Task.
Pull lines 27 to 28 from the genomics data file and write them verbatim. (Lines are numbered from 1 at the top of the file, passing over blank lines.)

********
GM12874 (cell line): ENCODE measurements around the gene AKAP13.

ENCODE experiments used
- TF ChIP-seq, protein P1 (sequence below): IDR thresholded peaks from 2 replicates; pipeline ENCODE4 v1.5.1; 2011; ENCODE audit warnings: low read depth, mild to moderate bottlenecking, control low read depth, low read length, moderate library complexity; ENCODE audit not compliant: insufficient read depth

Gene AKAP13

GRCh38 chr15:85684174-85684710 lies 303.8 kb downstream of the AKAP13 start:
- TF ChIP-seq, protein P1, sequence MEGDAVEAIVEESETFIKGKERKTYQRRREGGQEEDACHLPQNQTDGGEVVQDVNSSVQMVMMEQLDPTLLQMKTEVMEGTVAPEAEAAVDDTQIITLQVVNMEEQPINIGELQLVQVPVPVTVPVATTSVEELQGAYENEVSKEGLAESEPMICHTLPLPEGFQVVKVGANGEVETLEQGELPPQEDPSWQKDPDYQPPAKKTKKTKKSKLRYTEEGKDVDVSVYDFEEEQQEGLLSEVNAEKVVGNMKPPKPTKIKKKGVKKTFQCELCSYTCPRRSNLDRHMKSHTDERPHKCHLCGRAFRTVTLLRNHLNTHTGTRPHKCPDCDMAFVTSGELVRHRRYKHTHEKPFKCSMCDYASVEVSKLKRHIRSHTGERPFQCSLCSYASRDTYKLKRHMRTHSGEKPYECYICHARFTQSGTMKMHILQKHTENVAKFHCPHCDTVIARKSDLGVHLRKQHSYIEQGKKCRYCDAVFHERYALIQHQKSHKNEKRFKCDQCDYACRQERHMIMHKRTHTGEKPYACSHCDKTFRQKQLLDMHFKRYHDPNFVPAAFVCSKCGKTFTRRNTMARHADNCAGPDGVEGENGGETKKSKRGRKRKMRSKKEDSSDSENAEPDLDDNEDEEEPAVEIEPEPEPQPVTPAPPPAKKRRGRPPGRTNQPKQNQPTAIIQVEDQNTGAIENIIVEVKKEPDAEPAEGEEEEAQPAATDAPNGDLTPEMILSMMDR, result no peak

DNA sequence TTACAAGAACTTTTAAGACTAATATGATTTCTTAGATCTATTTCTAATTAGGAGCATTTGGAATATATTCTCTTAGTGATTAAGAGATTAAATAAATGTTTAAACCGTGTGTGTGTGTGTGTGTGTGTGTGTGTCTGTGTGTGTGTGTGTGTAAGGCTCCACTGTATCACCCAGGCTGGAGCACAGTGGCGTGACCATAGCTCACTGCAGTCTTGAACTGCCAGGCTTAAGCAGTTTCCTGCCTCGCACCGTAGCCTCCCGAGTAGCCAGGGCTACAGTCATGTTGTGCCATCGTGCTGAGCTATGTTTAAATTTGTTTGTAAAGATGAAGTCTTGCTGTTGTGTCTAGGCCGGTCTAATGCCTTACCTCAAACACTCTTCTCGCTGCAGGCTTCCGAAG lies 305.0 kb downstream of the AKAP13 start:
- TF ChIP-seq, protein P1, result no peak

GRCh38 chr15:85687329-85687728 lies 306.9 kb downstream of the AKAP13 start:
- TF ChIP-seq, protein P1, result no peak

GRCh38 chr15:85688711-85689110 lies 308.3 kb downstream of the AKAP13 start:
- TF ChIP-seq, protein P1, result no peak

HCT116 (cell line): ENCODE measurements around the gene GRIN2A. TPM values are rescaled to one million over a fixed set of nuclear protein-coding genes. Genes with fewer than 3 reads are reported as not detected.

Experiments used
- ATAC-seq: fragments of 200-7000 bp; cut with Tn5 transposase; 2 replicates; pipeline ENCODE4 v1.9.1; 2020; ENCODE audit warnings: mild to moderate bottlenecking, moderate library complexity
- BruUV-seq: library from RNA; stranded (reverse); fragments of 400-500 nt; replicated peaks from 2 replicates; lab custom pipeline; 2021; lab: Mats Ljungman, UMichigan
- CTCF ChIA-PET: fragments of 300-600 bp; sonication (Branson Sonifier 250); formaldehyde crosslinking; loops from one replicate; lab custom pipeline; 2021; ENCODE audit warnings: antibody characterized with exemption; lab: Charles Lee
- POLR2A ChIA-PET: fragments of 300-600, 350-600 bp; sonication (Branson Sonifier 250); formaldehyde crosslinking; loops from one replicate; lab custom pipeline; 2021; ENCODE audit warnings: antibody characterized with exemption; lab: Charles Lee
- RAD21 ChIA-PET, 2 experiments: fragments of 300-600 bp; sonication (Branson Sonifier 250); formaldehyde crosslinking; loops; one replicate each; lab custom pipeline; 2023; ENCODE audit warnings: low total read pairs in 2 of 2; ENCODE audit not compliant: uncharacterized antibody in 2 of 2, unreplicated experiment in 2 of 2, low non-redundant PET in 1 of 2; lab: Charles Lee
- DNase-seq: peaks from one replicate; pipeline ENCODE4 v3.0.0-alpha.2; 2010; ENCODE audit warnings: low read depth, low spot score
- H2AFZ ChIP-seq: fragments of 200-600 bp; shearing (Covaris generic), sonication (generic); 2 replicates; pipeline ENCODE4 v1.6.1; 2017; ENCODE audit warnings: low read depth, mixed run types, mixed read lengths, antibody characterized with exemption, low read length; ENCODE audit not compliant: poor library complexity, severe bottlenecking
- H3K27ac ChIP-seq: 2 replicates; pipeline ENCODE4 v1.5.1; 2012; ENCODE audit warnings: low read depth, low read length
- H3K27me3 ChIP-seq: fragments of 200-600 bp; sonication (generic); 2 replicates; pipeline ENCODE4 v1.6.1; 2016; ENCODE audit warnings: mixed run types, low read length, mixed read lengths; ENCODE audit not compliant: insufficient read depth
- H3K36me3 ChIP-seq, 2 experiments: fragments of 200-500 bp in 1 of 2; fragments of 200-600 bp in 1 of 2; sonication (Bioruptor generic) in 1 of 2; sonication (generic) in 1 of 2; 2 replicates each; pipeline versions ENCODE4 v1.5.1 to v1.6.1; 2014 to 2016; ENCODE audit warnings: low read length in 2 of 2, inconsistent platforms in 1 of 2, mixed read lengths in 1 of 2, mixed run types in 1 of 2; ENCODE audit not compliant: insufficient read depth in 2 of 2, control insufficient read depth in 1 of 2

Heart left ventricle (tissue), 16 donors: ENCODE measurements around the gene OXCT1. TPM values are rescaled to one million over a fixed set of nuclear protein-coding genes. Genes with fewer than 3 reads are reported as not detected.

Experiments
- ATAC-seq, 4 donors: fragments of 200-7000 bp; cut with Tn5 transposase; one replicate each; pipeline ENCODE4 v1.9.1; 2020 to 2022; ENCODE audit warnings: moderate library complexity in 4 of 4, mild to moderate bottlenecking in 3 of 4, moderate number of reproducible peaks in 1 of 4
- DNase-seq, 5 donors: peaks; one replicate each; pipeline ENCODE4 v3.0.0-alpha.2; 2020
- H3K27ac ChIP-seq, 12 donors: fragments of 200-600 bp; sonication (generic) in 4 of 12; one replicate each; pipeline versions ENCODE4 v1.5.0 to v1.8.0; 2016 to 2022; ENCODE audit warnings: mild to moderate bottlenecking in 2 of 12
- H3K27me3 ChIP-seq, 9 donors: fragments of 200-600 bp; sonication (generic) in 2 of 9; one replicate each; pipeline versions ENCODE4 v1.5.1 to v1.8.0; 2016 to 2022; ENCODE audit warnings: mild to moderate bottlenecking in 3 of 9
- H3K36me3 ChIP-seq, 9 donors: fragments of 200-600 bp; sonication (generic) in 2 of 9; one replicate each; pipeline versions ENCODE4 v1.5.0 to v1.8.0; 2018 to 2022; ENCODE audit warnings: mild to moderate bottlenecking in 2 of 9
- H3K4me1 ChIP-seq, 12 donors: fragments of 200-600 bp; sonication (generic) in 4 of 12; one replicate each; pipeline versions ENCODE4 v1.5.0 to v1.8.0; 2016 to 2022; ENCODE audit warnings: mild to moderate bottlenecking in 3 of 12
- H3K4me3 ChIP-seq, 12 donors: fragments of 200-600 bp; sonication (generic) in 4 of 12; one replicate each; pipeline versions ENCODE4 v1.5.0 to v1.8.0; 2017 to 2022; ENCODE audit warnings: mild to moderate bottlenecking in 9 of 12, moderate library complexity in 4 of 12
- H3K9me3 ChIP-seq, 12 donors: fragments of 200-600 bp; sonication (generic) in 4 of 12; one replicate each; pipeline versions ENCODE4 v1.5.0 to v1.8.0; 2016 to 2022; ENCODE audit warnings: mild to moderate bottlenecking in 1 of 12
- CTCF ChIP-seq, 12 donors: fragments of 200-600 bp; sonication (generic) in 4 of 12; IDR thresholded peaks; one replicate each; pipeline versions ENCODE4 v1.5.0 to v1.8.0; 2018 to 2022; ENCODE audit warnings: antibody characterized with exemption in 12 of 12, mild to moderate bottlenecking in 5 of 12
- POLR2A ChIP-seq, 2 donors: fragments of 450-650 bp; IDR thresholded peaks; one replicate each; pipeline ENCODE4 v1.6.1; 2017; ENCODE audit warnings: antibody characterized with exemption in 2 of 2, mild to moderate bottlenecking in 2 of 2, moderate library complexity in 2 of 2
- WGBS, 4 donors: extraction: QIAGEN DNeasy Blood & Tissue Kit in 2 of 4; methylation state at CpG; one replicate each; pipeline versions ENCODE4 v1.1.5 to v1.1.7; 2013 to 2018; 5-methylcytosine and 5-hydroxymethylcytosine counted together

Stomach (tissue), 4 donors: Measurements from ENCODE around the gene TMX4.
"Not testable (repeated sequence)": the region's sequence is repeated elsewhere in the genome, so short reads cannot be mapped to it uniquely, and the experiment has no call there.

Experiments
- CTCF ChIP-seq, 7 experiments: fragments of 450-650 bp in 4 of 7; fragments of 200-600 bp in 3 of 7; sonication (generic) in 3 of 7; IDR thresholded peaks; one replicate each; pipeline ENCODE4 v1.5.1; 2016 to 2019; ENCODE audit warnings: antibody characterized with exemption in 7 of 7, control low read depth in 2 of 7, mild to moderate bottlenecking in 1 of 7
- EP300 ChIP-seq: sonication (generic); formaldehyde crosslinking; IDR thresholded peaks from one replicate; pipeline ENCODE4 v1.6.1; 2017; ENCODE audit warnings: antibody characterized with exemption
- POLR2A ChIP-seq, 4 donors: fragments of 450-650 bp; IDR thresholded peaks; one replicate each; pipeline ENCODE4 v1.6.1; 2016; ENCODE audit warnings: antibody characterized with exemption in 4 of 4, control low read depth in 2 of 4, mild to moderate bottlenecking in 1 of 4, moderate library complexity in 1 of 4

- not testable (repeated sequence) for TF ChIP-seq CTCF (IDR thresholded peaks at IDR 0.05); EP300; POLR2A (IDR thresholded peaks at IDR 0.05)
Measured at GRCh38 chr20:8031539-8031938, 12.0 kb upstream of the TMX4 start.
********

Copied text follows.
- ATAC-seq, 4 donors: fragments of 200-7000 bp; cut with Tn5 transposase; one replicate each; pipeline ENCODE4 v1.9.1; 2020 to 2022; ENCODE audit warnings: moderate library complexity in 4 of 4, mild to moderate bottlenecking in 3 of 4, moderate number of reproducible peaks in 1 of 4
- DNase-seq, 5 donors: peaks; one replicate each; pipeline ENCODE4 v3.0.0-alpha.2; 2020